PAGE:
To say that 2020 has been a rollercoaster of a year would be an understatement. Soon after we rang in the new year and made a list of all the resolutions we would abandon after a few weeks, the joke was on us. Coronavirus became a global pandemic and by March, the entire world came to a screeching halt. Our hopes and plans for 2020 went flying out the window and terms like 'WFH', 'flatten the curve', 'social distancing' and 'new normal' became...well, the new normal.
But despite the fear and anxiety, the pandemic brought with it several silver linings. We were forced to slow down and be grateful for the things that truly mattered--like our loved ones, being able to feed ourselves and being of healthy mind and body. To end the year on a positive note, we're looking at all the things that happened in 2020 that truly restored our faith in humanity.
Remember when the pandemic began and the idea of a vaccine seemed like a distant dream? Well, who would have thought that not one, but multiple vaccines would have been ready before the year even ended? On December 2, the United Kingdom became the first Western nation to approve a vaccine for emergency use and the first nation in the world to approve Pfizer/BioNTech vaccine. Several other countries have followed suit, and India isn't far behind. Of course, we're still not sure about how long the vaccine roll out would take to immunise the entire world, but at least we know that the end of the pandemic is in sight!
We might blame coronavirus for all our problems, but let's admit it, our world was far from perfect pre-pandemic. Wildfires, floods, pollution, climate change--that was our normal. But when COVID-19 hit and human beings went into lockdown, something wonderful happened. The air quality in Delhi, one of the world's most polluted cities, dropped to double digits. Dolphins were spotted near the shore of Mumbai's Marine Drive. Deer were seen walking around in a town in Poland. Paris saw some wild pigs on its streets. Turns out the problem has been us all along--and hopefully we'll take cues from this when the pandemic is finally over.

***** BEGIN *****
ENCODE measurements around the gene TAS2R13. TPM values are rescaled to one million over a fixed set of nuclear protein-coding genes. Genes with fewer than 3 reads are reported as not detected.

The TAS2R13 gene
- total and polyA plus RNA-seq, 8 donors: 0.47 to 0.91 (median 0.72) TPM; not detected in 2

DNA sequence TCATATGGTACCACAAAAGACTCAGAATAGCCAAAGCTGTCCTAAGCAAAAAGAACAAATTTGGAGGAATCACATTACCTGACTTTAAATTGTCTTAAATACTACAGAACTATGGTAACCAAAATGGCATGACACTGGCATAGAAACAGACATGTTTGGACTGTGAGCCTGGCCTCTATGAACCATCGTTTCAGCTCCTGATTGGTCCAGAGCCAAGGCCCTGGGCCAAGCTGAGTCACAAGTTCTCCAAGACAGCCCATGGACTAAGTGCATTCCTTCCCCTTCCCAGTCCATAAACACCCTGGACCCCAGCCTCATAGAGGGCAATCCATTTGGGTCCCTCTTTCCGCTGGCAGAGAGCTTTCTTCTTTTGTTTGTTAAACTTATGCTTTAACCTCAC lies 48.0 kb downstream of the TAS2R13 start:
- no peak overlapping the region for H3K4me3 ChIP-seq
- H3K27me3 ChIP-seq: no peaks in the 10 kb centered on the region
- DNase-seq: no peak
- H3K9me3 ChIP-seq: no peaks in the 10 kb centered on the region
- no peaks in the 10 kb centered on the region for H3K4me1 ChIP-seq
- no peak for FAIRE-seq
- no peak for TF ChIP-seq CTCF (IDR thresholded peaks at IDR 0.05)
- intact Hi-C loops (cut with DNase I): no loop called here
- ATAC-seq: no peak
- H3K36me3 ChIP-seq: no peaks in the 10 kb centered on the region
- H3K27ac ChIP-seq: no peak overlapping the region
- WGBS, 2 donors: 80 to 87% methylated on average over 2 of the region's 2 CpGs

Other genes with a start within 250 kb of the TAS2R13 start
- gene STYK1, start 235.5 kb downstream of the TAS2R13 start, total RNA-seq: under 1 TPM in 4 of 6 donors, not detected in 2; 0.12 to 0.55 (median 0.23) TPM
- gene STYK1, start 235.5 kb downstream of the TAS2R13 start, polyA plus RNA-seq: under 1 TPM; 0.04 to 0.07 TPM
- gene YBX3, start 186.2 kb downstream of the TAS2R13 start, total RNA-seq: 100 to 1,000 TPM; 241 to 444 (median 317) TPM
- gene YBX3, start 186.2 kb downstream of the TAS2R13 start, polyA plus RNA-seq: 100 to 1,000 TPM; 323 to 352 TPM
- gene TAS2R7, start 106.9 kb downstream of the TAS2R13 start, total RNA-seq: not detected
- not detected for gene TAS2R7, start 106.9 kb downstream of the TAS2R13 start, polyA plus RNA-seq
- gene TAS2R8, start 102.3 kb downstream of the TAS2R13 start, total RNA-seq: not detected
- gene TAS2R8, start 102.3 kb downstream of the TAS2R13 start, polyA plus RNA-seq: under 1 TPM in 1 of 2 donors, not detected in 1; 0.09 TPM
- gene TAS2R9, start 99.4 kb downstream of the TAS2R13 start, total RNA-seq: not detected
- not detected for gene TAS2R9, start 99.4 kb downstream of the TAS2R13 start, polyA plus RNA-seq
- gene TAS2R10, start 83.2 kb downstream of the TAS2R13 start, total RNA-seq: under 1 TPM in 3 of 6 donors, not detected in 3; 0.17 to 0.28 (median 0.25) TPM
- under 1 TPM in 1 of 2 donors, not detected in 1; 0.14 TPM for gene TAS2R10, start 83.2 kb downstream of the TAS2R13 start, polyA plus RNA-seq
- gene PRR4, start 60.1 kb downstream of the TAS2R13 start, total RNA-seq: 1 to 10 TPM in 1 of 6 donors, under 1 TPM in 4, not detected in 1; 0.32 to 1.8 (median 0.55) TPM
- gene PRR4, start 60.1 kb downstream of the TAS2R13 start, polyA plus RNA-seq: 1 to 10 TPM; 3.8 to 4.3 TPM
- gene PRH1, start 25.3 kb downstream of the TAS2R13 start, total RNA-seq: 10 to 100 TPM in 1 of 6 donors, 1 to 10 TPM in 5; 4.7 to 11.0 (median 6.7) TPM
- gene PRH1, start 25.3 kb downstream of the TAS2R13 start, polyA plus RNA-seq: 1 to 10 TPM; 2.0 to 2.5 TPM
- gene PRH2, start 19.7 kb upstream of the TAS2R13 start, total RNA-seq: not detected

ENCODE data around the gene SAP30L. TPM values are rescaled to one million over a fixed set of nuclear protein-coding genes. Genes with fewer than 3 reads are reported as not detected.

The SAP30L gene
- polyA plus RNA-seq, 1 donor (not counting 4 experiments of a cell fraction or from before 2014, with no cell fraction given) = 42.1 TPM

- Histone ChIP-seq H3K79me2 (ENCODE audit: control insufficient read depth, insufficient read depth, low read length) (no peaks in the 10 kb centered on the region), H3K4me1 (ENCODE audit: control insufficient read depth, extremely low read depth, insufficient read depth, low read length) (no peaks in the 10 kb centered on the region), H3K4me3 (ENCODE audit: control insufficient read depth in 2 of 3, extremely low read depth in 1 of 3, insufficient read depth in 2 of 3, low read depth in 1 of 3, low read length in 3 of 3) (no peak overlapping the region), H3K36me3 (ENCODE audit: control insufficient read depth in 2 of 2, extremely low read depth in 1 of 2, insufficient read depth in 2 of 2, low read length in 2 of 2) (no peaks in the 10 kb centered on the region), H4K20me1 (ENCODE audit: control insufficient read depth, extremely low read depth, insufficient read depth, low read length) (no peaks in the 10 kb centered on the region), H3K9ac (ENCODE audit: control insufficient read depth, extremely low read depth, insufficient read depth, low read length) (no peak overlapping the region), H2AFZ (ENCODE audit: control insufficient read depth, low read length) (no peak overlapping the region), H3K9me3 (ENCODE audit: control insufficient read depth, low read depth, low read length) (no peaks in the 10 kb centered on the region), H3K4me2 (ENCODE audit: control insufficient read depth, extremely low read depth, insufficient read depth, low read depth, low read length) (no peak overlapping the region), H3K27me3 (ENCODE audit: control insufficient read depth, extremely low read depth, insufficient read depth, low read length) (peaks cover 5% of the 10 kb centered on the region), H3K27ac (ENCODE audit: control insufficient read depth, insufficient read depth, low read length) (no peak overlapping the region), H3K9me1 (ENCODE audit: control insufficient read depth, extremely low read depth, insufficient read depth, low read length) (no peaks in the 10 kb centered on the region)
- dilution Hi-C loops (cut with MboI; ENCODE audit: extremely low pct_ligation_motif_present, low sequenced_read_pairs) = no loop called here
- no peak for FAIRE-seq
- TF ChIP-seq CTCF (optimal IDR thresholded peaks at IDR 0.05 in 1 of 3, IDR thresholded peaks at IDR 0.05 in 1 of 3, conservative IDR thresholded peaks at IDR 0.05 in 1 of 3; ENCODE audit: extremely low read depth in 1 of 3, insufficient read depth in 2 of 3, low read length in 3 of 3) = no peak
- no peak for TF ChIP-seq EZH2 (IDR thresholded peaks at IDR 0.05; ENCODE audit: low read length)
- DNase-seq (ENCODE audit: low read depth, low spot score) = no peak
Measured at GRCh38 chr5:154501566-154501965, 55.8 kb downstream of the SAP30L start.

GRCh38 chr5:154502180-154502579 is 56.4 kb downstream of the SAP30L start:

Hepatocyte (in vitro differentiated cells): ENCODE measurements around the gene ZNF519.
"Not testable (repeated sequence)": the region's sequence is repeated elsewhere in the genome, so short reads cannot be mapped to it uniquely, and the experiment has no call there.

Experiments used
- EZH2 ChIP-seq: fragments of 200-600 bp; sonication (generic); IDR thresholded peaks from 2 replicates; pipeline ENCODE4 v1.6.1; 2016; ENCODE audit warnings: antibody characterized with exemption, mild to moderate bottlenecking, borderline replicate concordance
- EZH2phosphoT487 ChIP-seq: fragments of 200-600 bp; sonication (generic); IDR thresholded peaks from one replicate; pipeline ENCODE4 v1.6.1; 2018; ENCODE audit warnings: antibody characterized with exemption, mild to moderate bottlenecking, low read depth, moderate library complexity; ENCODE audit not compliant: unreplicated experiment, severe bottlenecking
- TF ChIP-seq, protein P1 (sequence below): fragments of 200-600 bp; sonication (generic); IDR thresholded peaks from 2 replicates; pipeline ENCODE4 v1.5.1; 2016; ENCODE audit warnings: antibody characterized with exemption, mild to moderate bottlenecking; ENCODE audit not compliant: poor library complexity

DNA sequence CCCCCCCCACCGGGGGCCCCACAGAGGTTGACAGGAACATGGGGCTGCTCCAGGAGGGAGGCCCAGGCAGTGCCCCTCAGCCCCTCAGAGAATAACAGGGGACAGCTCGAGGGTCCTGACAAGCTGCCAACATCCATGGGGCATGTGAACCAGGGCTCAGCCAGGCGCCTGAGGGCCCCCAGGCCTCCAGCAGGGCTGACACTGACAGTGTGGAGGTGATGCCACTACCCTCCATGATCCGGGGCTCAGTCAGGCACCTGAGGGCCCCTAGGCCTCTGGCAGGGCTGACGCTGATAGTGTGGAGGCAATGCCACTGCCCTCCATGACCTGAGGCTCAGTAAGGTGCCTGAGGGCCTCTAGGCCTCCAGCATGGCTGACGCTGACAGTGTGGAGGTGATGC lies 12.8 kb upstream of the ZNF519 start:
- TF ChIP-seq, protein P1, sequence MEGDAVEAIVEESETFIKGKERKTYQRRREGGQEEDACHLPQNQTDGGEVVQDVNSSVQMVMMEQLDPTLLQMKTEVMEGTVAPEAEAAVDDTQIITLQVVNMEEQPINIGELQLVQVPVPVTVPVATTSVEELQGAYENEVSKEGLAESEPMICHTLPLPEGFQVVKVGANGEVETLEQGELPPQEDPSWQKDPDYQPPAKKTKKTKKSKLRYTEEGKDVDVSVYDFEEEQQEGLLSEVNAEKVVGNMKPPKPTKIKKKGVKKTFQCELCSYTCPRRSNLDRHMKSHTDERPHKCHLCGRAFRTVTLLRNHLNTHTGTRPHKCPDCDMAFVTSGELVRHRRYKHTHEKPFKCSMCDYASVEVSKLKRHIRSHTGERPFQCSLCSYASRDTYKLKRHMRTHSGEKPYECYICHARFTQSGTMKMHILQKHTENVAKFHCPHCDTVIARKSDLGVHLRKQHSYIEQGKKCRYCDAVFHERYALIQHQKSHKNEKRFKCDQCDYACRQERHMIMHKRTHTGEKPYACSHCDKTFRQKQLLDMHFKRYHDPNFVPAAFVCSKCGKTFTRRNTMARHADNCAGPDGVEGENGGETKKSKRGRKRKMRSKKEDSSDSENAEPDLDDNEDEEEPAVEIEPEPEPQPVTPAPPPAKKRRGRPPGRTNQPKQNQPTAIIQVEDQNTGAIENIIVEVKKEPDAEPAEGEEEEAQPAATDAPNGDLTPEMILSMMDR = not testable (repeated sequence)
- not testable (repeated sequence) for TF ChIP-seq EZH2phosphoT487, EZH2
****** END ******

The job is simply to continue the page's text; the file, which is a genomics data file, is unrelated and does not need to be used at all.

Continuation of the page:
In a tragic accident in Auguest, an Air India flight with 190 people on board skidded off the runway in Kozhikode in Kerala. While relief effort began at the earliest, some heartwarming stories about the humanitarian spirit emerged from the tragedy. Before the authorities could reach the site, a number of locals rushed to assist on the site of the crash. Helping the injured passengers out in the heavy rains, the first responders had already initiated relief efforts by the time ambulances arrived, putting their own safety and the risk of COVID-19 aside. From arranging food for diverted flights to queueing up outside blood banks in the middle of the night to make donations hours after the plane crash, Kerala rose up in the face of this tragedy, the people of 'God's own country' demonstrating their humanitarian spirit.